SO WHAT IS A COLONY?
Colonies are spaces governed by what Partha Chatterjee calls ‘the rule of difference’  . This difference surpasses sole economic exploitation as professed by dependency theorists, but is in turn less exclusively race-oriented than ‘radical’ sociological theories would make one believe. Instead, colonies are sites of multifaceted exploitative structures in various domains, including economy, politics, culture, sexuality and religion.
The Italian communist thinker Antonio Gramsci formulated this most explicitly in ‘The Southern Question’ (1926), in which he expounded a colonial structure that encompasses not only the default vectors of ‘economic exploitation’ and ‘political domination’ - as used in classical Marxist-Leninist thought - but also the novel notion of ‘cultural hegemony’, that is, a system in which cultural norms and value systems are deployed to fundamentally change a society’s self-perception and judgement of what is just or unjust. Hence, colonised societies are tricked into accepting the naturalness of their positions as subjects, as well as into co-creating and consenting to the very system that exploits them. Especially post-colonial theory has fed on this notion, and remarkably diversified discussions on classical (overseas) colonialism have emerged that portray culture and culture-change processes as equally important hallmarks of (post-)colonial structures, especially in the writings of Frantz Fanon , Edward Said  or Homi K. Bhabha .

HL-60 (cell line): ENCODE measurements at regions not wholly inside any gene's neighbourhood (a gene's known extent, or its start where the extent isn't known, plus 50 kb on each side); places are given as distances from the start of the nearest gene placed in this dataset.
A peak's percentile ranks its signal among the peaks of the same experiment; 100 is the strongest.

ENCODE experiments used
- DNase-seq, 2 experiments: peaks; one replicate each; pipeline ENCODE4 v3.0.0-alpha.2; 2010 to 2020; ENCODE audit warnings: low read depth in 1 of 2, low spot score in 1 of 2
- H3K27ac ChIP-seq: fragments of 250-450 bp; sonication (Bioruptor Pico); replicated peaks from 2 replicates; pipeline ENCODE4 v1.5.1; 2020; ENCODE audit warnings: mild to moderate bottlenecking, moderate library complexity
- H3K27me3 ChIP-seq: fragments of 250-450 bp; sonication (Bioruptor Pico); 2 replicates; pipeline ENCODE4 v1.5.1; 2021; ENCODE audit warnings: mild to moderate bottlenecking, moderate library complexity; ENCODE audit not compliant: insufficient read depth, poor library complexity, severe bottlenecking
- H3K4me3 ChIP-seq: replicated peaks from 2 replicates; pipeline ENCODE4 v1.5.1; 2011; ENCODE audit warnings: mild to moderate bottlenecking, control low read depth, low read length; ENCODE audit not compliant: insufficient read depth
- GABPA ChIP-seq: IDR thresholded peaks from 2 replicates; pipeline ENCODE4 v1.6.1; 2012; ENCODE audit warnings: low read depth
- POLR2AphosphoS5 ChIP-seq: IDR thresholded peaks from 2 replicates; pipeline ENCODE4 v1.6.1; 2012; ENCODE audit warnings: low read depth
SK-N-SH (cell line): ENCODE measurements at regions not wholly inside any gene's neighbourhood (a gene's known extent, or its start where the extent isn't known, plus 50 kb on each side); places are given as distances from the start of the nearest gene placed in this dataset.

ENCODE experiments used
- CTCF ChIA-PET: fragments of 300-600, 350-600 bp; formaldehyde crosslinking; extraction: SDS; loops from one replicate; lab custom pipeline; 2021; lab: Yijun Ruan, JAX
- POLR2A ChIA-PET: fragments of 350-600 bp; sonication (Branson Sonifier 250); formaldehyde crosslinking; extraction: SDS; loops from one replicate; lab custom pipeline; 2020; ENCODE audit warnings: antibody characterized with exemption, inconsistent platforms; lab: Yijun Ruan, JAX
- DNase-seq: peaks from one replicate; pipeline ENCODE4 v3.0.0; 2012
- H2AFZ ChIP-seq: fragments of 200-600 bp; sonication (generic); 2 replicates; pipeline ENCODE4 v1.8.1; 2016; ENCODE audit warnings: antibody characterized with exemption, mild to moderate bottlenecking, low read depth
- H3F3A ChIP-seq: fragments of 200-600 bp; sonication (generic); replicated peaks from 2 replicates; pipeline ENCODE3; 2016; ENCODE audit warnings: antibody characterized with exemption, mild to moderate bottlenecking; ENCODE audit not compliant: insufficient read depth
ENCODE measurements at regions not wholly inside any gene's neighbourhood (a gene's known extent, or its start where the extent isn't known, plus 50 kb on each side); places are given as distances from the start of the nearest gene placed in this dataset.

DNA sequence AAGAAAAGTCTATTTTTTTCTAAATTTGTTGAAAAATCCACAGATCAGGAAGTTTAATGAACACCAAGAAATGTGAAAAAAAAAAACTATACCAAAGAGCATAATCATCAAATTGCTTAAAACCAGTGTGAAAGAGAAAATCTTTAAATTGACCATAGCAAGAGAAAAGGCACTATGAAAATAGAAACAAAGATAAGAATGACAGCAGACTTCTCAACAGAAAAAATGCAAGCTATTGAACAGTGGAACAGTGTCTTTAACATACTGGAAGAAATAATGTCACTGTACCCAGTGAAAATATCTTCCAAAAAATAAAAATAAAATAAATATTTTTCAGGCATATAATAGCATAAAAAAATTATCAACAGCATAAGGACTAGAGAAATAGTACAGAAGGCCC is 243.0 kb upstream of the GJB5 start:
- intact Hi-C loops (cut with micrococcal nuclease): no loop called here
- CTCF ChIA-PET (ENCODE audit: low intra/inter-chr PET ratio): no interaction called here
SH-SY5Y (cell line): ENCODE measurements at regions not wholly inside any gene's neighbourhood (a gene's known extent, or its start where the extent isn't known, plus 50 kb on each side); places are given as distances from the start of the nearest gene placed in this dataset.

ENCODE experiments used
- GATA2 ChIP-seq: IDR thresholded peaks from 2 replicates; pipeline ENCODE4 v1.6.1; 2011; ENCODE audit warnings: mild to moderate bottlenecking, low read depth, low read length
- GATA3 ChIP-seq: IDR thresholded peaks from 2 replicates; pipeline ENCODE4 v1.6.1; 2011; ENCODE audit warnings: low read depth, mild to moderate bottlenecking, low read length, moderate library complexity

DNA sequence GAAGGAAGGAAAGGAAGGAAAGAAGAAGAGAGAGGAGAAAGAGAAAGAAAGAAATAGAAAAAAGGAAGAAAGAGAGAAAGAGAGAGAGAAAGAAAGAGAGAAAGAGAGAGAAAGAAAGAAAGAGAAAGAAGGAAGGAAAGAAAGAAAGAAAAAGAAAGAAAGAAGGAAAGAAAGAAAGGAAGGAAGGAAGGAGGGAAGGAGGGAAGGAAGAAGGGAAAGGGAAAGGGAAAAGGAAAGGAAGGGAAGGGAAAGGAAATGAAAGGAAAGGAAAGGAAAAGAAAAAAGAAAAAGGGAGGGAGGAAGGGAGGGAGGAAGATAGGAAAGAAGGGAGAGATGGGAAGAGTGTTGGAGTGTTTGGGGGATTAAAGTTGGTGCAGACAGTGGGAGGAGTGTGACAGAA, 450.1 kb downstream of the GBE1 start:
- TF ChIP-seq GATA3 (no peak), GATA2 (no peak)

THEN, WHAT IS AN ‘INTERNAL COLONY’?
Akin to ‘classical’ colonialism, similar structures developed within societies, states or empires. What distinguishes internal from external colonialism is not just the physical proximity of the colonisers, often in the midst of their own colonies, but the intensity of culture-change processes, and the rigour with which ‘cultural hegemony’ is asserted. Britain could not initiate these profound cultural changes which naturalise colonial rule in its Indian crown colony, and neither could France in Algeria, nor the German Empire in Southwest Africa (today’s Namibia). Ethiopia, on the other hand, incorporated the Cushitic-speaking, and often Muslim southern regions and transformed their populations into internal colonial subjects, separated from ‘northerners’ through economic, political, legal and cultural barriers and lines of stratification . In nineteenth century Russia, similar processes were at work in which Russians colonised Siberia through the establishment of ‘frontier’ settlements, and transformed indigenous societies into compartments of an emerging Tsarist empire .